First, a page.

New Minor League Rule Goes Too Far
MLB Commissioner Rob Manfred
Commissioner Rob Manfred and baseball executives in general have had a bee in their bonnet about "pace of play" for some time now. They think baseball is allowing games to take too long, that fans don't have the patience for a three-hour game in this modern age of short attention spans and digital distractions.
They may have a point. Just because I'm fine attending a 3½ hour game doesn't mean lots of others don't lose patience. Some tweaks to keep things moving along—limiting the number of mound visits, enforcing a stay-in-the-batter's-box protocol, even, maybe, a pitch clock—are worth consideration. But this latest "innovation" being implemented at all levels of the minor leagues this year is a bridge too far.
In all minor-league games that go into extra innings this year, the batting team will be "spotted" a runner on second base. This is similar to a rule that was used in the World Baseball Classic in 2017, and in that format it was understandable (if somewhat distasteful). The WBC's rule actually placed two runners on base to start an inning (and only kicked in from the 11th inning on) and served its purpose rather well, leading to quick scoring and thus a relatively quick end to games. The WBC, however, is a short-format tournament with multiple games played in a venue each day, and with usage limits for pitchers that could become untenable in a long extra-inning game. Implementing a similar rule for a regular season is another can of worms. Slimy, disgusting, gross worms.
So much of what makes the game of baseball interesting—and distinct from the other major sports—is the strategic variations a team can use (or not use, if you're of the Cito Gaston school of management). Under this rule, the strategy becomes fairly predictable; some Earl Weaver-types might not go this route, but most managers will do this: First batter bunts the runner to third base. Second batter drives him in with a hard grounder or a sac fly. Repeat in the bottom half of the inning. Repeat again if both teams succeed or both teams fail.
I'm not into other sports. I don't really know how shootouts work in the NHL or if other sports have esoteric tiebreaking procedures, and frankly I don't care. Baseball doesn't need this kind of mucking with. Lengthy extra-inning games are part of baseball lore. It's something managers need to keep in mind in order to avoid the embarrassment of a 2002 All-Star Game fiasco. Taking away the basic concept of extra innings cheapens the foundation of the game.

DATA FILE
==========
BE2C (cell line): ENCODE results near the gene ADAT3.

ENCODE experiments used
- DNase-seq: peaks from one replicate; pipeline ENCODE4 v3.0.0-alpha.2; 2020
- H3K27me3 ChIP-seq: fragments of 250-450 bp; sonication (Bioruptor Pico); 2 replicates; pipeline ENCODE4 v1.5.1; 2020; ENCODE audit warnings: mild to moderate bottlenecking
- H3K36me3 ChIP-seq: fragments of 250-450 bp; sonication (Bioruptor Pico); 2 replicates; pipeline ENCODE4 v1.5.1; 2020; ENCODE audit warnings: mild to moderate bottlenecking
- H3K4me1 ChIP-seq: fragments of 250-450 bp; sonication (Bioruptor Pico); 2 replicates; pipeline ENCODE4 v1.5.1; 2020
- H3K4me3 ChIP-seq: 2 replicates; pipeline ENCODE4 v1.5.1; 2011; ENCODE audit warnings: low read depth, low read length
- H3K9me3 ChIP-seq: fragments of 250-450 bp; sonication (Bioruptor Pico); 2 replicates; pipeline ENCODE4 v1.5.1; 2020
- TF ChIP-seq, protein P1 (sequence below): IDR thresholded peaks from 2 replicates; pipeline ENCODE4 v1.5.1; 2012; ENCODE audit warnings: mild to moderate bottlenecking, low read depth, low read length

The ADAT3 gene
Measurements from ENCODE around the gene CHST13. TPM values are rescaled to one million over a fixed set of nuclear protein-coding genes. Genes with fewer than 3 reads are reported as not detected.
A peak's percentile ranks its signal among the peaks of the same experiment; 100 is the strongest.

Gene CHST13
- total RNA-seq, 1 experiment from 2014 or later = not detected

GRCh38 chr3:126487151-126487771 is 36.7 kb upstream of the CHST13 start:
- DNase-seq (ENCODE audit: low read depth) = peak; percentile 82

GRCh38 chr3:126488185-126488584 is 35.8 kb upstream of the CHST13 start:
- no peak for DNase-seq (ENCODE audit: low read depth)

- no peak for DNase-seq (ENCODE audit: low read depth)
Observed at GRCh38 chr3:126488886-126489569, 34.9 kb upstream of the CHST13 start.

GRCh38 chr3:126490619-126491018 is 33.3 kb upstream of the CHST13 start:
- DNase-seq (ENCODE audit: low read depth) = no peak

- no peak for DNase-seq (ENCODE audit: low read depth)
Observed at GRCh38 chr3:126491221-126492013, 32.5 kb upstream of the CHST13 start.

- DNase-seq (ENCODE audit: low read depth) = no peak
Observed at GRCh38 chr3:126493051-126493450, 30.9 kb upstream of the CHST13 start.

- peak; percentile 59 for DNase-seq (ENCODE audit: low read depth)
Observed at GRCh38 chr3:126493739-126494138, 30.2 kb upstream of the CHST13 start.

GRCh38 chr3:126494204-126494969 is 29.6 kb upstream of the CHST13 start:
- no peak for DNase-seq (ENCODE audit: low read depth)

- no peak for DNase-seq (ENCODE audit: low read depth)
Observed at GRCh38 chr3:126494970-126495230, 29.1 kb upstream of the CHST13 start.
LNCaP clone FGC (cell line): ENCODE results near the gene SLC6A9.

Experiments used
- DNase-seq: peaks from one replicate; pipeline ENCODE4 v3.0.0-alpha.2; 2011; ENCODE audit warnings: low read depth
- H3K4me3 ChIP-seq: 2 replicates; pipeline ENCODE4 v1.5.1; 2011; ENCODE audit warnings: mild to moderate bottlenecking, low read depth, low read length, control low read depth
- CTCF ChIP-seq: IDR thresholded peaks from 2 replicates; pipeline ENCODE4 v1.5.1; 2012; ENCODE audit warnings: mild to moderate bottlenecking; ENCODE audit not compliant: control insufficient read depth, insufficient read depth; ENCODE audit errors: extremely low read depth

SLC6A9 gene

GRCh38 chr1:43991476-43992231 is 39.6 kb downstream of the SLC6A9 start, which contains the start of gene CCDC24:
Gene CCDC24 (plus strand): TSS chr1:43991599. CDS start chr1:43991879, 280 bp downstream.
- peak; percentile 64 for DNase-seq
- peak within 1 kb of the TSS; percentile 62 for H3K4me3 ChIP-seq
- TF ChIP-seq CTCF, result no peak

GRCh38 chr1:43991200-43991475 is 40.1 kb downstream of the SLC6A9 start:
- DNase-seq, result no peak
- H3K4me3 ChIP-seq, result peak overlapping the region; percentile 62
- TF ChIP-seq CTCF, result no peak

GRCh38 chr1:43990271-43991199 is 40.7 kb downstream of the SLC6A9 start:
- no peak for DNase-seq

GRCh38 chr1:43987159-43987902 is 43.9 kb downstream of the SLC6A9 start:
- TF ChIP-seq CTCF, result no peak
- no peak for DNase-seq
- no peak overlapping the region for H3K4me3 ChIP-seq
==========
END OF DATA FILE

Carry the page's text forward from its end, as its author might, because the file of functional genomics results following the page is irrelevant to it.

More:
One of my favorite memories of my time at Mariner games was the 19-inning contest in 2000 versus the Red Sox. My friend Mike and I were in my then-regular seats in section 337, enjoying each new inning as if we were Jerry Seinfeld in first class. "More of anything?" "More of everything!" When Mike Cameron won it with a home run in the bottom of the 19th, it was particularly satisfying in a way that a 10th-inning sac fly scoring a runner that didn't earn his way on base simply could never be.
If baseball execs are truly determined to reduce the time of the typical game, there's an easy way to do it: one minute between half-innings, no more, no less. But that won't happen because they will never be willing to give up that much in the way of TV commercials. To their credit, Manfred and company have put in place new guidelines for between-inning commercial time—2 minutes and 5 seconds for locally televised games, 2:25 for nationally televised games, 2:55 for postseason games. Other tweaks like restricting mound visits and pitch clocks can save a few seconds here and there, but nothing significant. Commercial breaks and replay challenges are the only areas in which to find real time.
But instead, Manfred and company are vandalizing the fabric of the game by making extra innings baseball's version of a shootout. That's like treating a cut on your finger by amputating your arm.
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